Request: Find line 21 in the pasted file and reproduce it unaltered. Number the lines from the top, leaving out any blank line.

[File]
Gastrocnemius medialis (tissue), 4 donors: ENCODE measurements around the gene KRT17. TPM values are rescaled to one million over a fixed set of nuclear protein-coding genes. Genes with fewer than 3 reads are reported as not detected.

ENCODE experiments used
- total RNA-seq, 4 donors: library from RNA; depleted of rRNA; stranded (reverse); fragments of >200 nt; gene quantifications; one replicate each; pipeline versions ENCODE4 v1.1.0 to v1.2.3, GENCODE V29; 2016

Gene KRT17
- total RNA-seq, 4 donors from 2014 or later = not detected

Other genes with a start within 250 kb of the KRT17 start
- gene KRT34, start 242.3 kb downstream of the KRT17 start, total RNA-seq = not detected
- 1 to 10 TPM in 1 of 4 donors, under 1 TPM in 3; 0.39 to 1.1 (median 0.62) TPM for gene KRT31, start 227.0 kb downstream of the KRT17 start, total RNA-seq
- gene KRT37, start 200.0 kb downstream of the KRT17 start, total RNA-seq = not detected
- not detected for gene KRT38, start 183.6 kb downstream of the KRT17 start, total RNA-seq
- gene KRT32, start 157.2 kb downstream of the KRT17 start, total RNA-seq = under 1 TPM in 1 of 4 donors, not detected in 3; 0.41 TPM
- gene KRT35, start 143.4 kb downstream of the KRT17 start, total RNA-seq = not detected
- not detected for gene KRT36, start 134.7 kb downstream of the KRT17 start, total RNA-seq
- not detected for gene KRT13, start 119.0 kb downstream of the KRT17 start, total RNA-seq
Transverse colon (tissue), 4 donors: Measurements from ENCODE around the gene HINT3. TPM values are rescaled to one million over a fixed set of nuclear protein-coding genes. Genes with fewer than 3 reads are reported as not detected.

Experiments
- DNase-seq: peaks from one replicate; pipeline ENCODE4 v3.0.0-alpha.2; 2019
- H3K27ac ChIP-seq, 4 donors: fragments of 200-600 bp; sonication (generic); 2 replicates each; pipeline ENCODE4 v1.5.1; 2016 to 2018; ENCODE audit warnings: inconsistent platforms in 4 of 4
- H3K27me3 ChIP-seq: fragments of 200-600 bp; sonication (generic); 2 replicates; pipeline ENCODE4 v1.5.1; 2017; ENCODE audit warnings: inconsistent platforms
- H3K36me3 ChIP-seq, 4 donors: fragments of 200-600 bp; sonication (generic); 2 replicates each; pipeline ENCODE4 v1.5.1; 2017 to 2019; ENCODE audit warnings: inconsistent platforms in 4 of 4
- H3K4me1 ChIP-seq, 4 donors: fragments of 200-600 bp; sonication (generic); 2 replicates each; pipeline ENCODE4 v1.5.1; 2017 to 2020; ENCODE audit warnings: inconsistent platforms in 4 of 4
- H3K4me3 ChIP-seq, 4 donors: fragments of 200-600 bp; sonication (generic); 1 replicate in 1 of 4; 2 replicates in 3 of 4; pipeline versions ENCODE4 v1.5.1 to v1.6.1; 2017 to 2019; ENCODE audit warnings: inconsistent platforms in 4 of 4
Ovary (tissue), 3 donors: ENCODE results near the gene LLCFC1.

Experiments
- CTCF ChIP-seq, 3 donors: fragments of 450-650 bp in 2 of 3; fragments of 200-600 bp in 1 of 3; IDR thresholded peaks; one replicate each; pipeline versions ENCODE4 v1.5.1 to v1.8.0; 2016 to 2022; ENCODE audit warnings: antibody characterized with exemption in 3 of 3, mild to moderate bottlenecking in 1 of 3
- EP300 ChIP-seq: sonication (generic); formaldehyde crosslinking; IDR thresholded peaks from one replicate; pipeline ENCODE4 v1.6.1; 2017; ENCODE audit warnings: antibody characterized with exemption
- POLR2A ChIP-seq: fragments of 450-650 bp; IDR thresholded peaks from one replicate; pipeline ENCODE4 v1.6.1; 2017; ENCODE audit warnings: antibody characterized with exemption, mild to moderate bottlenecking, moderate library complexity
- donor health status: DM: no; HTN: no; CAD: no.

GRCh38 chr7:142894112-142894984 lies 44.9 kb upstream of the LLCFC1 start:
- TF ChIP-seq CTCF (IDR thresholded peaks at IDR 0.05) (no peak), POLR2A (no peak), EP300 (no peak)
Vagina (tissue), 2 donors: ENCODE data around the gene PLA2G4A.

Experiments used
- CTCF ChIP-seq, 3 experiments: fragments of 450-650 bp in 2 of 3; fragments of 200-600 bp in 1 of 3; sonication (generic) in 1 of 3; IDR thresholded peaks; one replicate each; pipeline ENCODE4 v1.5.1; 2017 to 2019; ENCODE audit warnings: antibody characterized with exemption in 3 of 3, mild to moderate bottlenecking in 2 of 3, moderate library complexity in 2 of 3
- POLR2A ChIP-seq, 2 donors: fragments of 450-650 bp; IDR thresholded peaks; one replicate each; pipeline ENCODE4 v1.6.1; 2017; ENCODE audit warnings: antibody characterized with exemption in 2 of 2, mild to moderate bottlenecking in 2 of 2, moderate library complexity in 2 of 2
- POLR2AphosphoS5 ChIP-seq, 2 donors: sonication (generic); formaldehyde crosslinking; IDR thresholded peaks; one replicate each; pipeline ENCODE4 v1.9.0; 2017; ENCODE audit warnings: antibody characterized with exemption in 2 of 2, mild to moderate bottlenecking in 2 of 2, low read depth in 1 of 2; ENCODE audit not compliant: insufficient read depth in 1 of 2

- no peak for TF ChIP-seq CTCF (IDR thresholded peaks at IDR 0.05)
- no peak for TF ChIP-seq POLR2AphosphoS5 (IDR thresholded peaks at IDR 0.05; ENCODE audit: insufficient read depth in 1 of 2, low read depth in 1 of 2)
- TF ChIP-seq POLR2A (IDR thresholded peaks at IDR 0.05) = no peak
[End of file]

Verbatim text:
- H3K4me1 ChIP-seq, 4 donors: fragments of 200-600 bp; sonication (generic); 2 replicates each; pipeline ENCODE4 v1.5.1; 2017 to 2020; ENCODE audit warnings: inconsistent platforms in 4 of 4